The United States and China have a problem that is shared by both countries in a similarly spectacular and worrisome fashion – the burgeoning inequality at the heart of their societies.
While inequality has also been on the rise elsewhere, the world’s two largest economies suffer from it more acutely than the rest.
It wasn’t supposed to be like this. After all, the growth of their economies over the past 20 years was supposed to lift all “boats”. It hasn’t.
Combatting this development and in particular bolstering the welfare of the middle classes are key priorities for both Joe Biden and Xi Jinping. They know that their respective personal political futures are at stake.
Biden’s U.S. and Xi’s China are after the same goal
The former is a democracy (where votes matter) – while the latter is a dictatorship. There, it is not votes, but public opinion that matters (even if it is not made public).
The U.S. President refers to defending the middle classes, the Chinese President advocates for “common prosperity.”
Both seek to restrict the power of big firms, especially on big tech, in what has become an increasingly political matter in both countries (although Silicon Valley is predominantly allied to the Democrats).
Pitted against one another
Trouble is the consequences of Biden’s and Xi’s respective policy prescriptions are pitting the two against each other. Biden wants to brings manufacturing jobs home, Xi wants to keep and develop them in his country.
For Biden, the fight against inequality involves, among other things, the Buy American slogan, with shades of Trump’s America First.
And it involves re-shoring, i.e, the return of jobs that had previously left (although many are being replaced by machines and computers).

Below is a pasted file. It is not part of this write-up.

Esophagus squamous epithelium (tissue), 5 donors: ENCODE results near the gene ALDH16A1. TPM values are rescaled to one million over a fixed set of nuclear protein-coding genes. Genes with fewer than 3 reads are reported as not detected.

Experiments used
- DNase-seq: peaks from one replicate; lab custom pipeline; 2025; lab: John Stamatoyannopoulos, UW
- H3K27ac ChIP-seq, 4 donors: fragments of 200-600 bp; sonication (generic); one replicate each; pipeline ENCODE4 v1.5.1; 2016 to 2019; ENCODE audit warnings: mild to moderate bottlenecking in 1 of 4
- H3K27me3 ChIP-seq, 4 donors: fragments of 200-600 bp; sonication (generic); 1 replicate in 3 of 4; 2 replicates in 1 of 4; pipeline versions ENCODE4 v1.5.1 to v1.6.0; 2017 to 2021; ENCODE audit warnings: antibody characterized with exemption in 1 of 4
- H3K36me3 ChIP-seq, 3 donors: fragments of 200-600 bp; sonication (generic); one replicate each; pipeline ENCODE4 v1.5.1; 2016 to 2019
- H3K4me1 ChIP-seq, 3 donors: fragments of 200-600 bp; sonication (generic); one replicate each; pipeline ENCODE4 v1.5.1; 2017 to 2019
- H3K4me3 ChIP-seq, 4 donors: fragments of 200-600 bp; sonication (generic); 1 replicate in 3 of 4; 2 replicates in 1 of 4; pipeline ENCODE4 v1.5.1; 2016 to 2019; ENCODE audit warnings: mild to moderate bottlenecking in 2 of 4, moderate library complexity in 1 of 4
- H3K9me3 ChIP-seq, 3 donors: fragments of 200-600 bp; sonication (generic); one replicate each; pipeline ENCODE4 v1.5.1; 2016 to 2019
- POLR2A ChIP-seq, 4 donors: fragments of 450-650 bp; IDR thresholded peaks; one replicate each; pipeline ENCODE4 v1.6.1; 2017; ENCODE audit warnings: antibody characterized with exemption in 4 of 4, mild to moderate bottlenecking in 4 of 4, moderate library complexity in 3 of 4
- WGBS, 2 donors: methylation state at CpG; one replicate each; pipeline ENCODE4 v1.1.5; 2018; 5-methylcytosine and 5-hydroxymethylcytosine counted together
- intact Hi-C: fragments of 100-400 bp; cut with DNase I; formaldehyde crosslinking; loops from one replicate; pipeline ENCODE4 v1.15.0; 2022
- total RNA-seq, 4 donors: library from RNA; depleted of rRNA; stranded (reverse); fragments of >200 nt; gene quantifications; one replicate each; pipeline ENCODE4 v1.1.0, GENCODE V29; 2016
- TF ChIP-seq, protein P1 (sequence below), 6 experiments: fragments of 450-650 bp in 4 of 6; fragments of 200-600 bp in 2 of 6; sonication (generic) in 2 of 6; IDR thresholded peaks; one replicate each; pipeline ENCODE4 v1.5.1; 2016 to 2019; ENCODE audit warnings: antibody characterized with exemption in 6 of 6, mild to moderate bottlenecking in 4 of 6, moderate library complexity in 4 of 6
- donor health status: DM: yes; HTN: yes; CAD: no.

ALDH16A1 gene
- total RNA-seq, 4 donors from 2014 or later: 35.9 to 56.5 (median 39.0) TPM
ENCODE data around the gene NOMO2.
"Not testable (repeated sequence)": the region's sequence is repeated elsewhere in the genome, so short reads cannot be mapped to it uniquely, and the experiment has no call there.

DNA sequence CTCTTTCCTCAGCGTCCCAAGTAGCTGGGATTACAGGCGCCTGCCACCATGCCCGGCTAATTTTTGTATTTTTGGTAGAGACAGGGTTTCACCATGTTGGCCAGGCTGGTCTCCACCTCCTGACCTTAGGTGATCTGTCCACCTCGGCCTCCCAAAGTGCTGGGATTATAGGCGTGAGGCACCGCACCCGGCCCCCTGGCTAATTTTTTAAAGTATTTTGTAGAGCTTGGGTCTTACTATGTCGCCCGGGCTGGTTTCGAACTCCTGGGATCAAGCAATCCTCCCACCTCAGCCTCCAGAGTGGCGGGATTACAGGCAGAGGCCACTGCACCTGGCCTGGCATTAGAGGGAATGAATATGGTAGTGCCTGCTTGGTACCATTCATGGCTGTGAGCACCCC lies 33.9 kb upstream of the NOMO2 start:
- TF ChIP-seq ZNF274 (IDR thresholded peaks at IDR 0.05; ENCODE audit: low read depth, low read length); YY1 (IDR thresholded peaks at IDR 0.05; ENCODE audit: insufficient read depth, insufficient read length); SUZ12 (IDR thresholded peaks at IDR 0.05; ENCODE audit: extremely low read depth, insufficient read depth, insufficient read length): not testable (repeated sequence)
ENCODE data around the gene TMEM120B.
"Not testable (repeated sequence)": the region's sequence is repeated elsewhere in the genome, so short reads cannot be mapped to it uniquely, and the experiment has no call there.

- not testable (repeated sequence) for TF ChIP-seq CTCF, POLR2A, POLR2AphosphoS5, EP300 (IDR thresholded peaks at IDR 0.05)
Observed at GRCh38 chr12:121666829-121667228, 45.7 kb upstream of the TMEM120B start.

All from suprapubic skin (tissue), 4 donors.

All of these steps have a protectionist tinge, whether explicit or concealed. The Biden Administration advocates trade and investment protectionism (although many U.S. investors do not adhere to it). This is part of his foreign policy for the middle class.
A longstanding and basic question in global politics and the global economy is whether the growth of both middle classes (and of other regions), the Chinese and American can be compatible with one another. This also drives geopolitics.
Among the large economies, the United States and China are two of the countries after India with the greatest social inequality.
The most commonly used measurement is the Gini index, where a value of 0 represents total equality and 1 absolute inequality. The U.S. scores around 0.41, China 0.47, whereas the EU is more egalitarian at 0.38 and the OECD average is at about 0.35.
The Chinese situation is made worse by its ageing population and its class structure, with a society taking the form of an inverted pyramid.
The hollowness of Xi’s “common prosperity”
Ahead of the 20th Congress of the Communist Party, where he will be seeking re-election in the autumn of 2022 – possibly for life –, Xi Jinping has launched a slogan – and policy – of “common prosperity.” Xi is evidently keen on breaking the post-Mao consensus on placing time limits on the top job.
Xi’s toolkit includes increased taxes, greater contributions from high-income citizens, higher spending on social programs and education, stricter application of measures against large private monopolies and more egalitarian access to new technologies, which are being given unconditional support.
Although it does not mean a notable expansion of the Chinese welfare state or the nationalization of companies, Xi’s approach entails a new phase in the Chinese economic system, whether one prefers to label it “state capitalism” or “socialism with Chinese characteristics.”